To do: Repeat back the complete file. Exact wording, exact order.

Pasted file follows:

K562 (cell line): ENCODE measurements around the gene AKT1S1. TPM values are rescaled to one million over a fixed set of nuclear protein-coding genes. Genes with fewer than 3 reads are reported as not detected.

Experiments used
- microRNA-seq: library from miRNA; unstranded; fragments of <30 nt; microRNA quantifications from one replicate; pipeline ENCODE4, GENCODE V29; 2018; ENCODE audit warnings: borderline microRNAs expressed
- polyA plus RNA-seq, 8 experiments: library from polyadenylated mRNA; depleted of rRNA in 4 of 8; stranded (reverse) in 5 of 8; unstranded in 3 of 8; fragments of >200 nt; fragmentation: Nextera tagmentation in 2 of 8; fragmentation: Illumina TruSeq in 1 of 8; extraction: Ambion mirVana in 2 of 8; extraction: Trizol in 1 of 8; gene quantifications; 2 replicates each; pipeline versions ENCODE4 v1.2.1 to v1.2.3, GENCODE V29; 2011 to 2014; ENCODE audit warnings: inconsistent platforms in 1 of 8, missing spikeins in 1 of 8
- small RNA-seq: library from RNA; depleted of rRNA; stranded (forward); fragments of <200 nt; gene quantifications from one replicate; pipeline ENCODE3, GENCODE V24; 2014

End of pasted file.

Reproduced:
K562 (cell line): ENCODE measurements around the gene AKT1S1. TPM values are rescaled to one million over a fixed set of nuclear protein-coding genes. Genes with fewer than 3 reads are reported as not detected.

Experiments used
- microRNA-seq: library from miRNA; unstranded; fragments of <30 nt; microRNA quantifications from one replicate; pipeline ENCODE4, GENCODE V29; 2018; ENCODE audit warnings: borderline microRNAs expressed
- polyA plus RNA-seq, 8 experiments: library from polyadenylated mRNA; depleted of rRNA in 4 of 8; stranded (reverse) in 5 of 8; unstranded in 3 of 8; fragments of >200 nt; fragmentation: Nextera tagmentation in 2 of 8; fragmentation: Illumina TruSeq in 1 of 8; extraction: Ambion mirVana in 2 of 8; extraction: Trizol in 1 of 8; gene quantifications; 2 replicates each; pipeline versions ENCODE4 v1.2.1 to v1.2.3, GENCODE V29; 2011 to 2014; ENCODE audit warnings: inconsistent platforms in 1 of 8, missing spikeins in 1 of 8
- small RNA-seq: library from RNA; depleted of rRNA; stranded (forward); fragments of <200 nt; gene quantifications from one replicate; pipeline ENCODE3, GENCODE V24; 2014